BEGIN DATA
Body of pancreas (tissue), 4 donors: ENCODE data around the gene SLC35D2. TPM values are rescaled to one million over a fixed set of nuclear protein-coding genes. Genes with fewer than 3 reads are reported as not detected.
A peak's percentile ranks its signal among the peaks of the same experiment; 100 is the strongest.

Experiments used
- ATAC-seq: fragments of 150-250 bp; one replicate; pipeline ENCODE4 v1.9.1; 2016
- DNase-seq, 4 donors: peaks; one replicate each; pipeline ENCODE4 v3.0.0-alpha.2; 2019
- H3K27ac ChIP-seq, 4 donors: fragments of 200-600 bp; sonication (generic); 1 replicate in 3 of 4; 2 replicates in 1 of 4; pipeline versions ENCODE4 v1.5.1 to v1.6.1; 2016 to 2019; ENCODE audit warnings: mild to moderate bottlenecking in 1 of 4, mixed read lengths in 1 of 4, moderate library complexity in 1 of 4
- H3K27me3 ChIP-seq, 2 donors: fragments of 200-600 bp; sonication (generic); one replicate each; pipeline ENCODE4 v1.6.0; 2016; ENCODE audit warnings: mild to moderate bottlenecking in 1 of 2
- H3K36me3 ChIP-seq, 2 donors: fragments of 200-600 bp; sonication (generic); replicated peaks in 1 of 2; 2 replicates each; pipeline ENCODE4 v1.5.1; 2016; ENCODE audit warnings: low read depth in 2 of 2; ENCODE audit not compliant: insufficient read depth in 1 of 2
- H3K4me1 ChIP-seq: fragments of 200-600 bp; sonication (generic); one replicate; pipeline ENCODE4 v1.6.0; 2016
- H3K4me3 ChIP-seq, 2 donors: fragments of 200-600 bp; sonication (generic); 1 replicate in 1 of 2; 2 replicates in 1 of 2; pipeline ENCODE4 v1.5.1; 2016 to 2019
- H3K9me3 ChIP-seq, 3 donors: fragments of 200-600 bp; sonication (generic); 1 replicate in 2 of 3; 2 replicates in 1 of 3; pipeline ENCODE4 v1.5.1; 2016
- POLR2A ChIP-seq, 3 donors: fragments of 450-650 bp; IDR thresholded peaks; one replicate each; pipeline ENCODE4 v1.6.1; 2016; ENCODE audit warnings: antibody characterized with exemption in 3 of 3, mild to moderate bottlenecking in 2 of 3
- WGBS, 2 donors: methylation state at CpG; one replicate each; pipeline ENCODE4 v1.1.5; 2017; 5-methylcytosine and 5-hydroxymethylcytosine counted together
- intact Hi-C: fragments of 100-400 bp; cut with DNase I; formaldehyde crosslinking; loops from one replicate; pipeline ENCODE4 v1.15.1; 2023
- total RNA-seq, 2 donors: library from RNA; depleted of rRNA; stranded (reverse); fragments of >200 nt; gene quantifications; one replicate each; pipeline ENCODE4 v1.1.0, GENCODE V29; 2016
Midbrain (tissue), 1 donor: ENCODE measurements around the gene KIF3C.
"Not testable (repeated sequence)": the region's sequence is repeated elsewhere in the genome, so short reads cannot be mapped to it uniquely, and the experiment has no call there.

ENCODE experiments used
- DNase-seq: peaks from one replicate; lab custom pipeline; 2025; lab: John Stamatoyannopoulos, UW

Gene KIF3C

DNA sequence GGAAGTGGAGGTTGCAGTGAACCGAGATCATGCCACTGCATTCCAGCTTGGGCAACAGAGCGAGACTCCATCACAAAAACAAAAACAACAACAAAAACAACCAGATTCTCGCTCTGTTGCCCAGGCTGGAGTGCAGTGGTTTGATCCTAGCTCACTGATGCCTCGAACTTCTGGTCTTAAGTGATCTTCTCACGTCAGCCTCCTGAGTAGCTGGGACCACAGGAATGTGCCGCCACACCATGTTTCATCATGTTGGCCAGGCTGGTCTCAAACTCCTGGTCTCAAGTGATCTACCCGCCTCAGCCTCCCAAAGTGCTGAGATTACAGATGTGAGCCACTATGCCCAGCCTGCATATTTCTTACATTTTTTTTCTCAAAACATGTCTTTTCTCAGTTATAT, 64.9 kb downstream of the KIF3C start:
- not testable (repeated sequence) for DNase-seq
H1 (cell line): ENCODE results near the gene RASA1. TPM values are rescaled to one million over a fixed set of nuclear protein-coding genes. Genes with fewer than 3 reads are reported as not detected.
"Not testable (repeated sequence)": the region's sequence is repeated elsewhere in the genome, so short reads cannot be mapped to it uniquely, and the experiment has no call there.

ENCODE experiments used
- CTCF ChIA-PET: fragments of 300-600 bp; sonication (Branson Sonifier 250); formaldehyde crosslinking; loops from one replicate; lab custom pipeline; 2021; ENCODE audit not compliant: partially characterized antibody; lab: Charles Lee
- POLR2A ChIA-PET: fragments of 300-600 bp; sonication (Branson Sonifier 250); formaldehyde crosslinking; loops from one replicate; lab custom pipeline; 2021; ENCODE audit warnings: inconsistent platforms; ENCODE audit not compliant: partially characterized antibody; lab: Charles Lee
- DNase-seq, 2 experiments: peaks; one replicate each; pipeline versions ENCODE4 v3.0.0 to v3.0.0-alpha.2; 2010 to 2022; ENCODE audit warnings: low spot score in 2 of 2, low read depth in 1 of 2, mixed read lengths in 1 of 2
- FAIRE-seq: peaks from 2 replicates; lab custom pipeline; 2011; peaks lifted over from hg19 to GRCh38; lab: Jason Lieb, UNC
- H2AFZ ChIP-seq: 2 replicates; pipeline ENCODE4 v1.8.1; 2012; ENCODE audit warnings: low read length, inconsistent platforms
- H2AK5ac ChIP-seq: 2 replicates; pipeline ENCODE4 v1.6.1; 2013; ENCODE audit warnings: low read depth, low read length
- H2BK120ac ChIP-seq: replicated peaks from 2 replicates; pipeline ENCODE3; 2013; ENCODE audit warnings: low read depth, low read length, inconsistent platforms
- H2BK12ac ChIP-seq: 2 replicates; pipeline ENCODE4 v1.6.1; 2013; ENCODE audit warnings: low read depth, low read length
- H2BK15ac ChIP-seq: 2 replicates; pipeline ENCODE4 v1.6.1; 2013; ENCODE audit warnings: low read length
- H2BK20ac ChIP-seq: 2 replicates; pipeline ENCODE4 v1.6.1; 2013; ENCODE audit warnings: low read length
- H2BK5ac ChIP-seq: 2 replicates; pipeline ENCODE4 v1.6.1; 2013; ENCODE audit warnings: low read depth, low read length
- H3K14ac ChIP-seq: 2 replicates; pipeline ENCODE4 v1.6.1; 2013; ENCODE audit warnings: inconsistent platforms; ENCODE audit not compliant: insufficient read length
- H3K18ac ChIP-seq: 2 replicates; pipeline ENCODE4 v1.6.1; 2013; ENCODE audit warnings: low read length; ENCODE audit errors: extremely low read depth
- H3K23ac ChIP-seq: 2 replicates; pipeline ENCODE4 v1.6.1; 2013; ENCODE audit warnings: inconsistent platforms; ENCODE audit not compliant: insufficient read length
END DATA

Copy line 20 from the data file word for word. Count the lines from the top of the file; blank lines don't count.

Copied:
Gene KIF3C